The racist things I hear people say around Christmas
Megan DePutter: “It’s that time of the year again – a time for peace, joy, charity and good will, right? At the same time, it seems as though Christmas brings a lot of ethnocentric and xenophobic attitudes up to the surface. “
Every year around this time, we hear the same debates about whether or not the celebration of Christmas should take place in public spaces. In Guelph, this debate emerged when Stone Road Mall decided to remove the Nativity scene from the mall. Due to public uproar, the mall decided to put the Nativity scene back, and then invited patrons to celebrate with a reception.
I will get back to that particular decision in a minute, but let me say that, while I have my own opinions on the matter, these topics can be had in a fair and reasonable manner. The problem is that they tend to bring out far harsher sentiments and deep- seated oppressive beliefs.
One of the worst things I hear every year as people engage in this discussion is, “If I went to their country, I wouldn’t expect them to accommodate my religion.” This comment speaks volumes. How does this country belong to Christians any more than it belongs to any other citizen, regardless of religion? How does being Christian make someone more Canadian? These types of arguments, besides being oppressive, are also ignorant of Canada’s history - of colonization, of diverse immigration, and how the presence of racism has also shaped the demographic make-up of Canada today.
Canada is a secular country with a rich tapestry of ethnic origins and religions. Toronto is the most multi-cultural city in Canada. Canada has one of the largest Jewish populations in the world. And while the predominant religion in Canada is Christianity, Canada is not a Christian country. Non-Christians should feel as comfortable as any Christian when they access a service, business or public space.
Another common phrase I hear is, “I wouldn’t mind if someone says Happy Hanukkah to me, so why should they mind if I say Merry Christmas?” Unless you’ve heard Happy Hanukkah 10,000 times in your life, unless your television starts blasting Hanukkah commercials the day after Halloween, unless your radio plays Hanukkah music and your office, mall, park, grocery store, and doctor’s office are filled with Hanukkah decorations, and unless Christmas passes without a statutory holiday or mention outside your own religious community’s traditions, it’s not quite the same thing. And while I don’t think that saying “Merry Christmas” is the worst offence someone could commit, what hurts most in this discussion is not that people do it, it’s the lack of interest in change; it’s the lack of empathy or understanding of what it’s like for people who don’t celebrate Christmas; it’s the lack of a desire to be more inclusive and respectful.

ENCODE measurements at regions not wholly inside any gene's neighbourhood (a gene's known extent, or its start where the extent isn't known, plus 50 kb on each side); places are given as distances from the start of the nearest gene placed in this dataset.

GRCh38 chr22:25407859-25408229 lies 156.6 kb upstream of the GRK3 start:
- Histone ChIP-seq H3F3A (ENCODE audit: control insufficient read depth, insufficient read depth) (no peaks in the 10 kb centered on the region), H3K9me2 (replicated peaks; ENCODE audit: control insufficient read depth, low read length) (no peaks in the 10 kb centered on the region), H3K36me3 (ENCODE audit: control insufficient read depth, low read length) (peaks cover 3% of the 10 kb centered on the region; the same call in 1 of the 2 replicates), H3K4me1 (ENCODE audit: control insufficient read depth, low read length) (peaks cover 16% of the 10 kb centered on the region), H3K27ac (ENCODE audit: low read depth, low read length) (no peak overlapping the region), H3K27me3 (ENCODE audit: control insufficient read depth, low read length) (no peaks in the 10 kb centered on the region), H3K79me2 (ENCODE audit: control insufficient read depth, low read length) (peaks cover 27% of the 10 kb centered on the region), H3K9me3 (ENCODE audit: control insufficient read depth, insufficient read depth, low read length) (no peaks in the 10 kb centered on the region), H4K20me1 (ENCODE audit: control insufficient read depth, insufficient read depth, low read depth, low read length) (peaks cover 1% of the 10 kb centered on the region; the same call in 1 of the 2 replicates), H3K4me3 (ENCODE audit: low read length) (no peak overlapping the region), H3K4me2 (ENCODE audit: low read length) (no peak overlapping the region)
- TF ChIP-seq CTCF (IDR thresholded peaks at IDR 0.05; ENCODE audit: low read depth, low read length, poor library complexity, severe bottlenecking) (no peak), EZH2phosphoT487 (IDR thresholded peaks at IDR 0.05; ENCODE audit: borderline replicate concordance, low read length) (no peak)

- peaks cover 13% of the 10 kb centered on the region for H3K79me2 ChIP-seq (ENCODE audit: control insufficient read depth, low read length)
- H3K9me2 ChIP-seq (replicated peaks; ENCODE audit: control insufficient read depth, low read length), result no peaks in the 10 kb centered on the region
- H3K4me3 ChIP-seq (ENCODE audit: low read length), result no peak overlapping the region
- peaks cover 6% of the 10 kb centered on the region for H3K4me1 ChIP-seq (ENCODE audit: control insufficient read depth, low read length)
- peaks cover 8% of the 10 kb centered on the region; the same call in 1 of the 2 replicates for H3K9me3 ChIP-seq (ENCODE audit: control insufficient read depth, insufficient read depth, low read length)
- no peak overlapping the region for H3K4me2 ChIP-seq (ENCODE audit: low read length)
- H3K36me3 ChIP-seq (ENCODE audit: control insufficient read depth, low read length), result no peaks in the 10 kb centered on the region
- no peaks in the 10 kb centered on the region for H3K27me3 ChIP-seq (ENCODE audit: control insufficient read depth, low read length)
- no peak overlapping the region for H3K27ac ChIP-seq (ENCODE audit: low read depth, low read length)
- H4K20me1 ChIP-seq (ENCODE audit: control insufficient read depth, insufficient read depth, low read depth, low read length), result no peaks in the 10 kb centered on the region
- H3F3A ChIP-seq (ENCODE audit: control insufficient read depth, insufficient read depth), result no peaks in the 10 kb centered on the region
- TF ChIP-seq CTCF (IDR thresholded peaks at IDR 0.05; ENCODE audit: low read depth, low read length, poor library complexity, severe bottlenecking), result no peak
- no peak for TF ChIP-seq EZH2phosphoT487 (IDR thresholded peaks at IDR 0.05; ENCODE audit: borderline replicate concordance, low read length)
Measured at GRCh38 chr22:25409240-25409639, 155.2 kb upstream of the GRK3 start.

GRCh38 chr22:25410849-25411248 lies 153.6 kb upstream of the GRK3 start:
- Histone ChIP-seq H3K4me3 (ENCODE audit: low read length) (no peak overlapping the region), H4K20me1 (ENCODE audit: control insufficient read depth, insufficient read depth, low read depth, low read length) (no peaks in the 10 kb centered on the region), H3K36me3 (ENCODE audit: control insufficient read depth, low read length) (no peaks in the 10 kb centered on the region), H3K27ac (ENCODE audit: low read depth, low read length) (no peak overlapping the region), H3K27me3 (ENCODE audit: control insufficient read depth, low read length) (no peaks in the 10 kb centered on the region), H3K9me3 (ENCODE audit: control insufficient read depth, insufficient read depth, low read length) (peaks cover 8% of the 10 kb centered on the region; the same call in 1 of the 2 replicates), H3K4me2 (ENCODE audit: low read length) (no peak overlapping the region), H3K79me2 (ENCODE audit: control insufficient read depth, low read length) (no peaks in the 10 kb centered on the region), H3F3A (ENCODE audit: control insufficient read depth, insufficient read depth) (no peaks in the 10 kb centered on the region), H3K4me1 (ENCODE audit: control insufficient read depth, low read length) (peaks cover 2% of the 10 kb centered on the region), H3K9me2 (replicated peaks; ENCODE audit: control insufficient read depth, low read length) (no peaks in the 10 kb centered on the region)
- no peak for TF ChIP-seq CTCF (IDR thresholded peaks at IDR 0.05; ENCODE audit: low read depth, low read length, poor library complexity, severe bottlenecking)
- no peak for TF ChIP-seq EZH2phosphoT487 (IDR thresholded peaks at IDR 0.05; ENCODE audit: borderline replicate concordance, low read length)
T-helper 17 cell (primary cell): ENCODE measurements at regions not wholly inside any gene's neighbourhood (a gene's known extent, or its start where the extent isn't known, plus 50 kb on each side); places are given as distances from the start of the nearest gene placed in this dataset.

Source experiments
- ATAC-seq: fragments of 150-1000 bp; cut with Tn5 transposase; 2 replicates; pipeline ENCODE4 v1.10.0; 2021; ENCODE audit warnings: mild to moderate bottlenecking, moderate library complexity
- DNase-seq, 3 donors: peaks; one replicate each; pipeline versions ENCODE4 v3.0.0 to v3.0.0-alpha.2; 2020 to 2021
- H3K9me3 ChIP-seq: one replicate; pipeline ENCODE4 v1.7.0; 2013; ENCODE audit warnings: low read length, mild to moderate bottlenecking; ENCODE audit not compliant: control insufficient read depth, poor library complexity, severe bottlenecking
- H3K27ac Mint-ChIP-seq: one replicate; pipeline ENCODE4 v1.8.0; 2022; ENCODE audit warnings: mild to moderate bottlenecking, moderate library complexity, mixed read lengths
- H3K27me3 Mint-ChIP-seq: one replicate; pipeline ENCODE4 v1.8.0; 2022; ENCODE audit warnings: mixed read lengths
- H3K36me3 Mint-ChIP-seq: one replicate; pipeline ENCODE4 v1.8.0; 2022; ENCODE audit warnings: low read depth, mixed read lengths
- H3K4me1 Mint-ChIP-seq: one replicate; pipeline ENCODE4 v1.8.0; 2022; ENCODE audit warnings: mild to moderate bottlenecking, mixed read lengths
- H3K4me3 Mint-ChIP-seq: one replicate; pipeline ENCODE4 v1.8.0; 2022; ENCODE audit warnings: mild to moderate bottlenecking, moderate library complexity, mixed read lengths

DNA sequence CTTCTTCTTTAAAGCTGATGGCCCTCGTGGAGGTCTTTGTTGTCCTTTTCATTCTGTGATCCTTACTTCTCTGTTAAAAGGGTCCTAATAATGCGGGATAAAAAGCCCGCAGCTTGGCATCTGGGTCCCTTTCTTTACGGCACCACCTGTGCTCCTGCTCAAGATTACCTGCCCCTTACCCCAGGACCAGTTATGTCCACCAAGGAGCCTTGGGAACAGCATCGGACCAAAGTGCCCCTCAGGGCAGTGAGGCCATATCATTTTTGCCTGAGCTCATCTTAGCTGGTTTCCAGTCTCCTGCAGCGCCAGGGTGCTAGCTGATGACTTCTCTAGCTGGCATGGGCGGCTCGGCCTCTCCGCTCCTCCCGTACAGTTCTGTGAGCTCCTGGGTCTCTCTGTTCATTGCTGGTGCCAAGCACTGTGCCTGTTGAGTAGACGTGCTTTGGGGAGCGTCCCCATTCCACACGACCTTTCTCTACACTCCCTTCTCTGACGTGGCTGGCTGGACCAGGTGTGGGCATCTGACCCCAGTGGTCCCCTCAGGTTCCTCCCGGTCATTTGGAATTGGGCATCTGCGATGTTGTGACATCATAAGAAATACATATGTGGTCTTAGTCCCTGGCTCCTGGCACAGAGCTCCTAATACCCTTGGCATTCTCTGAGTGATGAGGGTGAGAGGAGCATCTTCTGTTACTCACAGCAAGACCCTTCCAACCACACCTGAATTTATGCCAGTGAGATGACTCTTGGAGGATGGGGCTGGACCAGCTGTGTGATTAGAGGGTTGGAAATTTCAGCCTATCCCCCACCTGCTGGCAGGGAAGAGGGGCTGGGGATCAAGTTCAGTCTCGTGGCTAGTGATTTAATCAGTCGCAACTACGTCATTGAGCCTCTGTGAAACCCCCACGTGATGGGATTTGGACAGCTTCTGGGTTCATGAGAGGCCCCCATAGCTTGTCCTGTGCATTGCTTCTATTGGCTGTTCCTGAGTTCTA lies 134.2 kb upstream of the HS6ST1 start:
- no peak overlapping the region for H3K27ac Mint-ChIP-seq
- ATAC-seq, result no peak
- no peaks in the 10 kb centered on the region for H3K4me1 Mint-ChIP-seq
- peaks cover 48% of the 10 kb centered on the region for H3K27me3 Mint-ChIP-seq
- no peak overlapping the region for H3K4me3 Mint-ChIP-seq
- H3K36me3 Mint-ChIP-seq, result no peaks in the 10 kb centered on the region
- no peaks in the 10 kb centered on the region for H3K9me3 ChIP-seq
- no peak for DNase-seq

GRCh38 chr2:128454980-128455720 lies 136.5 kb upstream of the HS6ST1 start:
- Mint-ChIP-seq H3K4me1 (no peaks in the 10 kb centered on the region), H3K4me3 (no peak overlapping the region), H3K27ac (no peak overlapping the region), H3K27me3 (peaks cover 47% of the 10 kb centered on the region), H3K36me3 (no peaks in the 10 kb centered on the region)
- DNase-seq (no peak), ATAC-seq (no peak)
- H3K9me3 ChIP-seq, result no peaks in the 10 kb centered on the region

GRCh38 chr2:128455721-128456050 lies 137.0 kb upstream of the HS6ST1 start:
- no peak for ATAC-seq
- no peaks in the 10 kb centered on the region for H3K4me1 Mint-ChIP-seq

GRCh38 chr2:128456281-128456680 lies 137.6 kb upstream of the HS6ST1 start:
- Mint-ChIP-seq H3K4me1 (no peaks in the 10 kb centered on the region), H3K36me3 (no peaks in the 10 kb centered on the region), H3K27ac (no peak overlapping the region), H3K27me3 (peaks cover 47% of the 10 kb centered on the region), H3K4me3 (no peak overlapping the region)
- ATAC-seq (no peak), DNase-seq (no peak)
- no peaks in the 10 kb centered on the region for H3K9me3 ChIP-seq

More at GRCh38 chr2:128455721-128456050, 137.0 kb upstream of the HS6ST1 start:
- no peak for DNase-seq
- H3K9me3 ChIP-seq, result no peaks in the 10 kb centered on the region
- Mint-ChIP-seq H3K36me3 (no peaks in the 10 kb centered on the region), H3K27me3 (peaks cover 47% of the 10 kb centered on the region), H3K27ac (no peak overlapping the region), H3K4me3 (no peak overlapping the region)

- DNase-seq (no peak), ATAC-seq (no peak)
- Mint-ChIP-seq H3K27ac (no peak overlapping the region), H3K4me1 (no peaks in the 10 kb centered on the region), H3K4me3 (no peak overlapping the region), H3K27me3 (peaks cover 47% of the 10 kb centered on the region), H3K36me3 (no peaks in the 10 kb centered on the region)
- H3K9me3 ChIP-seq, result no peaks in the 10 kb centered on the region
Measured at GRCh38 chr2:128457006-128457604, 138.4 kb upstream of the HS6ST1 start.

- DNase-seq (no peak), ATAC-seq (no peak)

Back to the issue of the Nativity Scene in Stone Road Mall. You know, removing explicit images or mentions of the baby Jesus does not make Christmas an inclusive event. Let’s call it what it is – Christmas is a religious holiday. The “holiday tree” in Queens Park is a still a damn Christmas tree, since to my knowledge, Muslims, Hindus and Buddhists don’t stick great big trees in the homes and cover them with lights and decorations in preparation of the 25th of December.
I want to be sensitive to the fact that celebrating Christmas is a source of happiness and comfort for many people. And sharing other people’s religious traditions is not inherently offensive – it can be a source of great joy and discovery. Lighting a Christmas tree in City Hall can be a really fun event for many people – something I may enjoy myself. But surely celebrating Christmas and being inclusive is not an either-or situation.
It’s the self-centeredness – the unwillingness to see another person’s perspective is what I find really hurtful. If you are white, Christian and straight, it is worthwhile to consider what your experience might be if you were not all of these things. If you are gay, then you no doubt know what it feels like to grow up in a society that excludes you through the assumption of straightness and by constantly letting you know that being straight is normal, and superior. In the field of HIV & AIDS, we make an effort to break down heterosexism. I believe we need to do the same with ethnocentrism.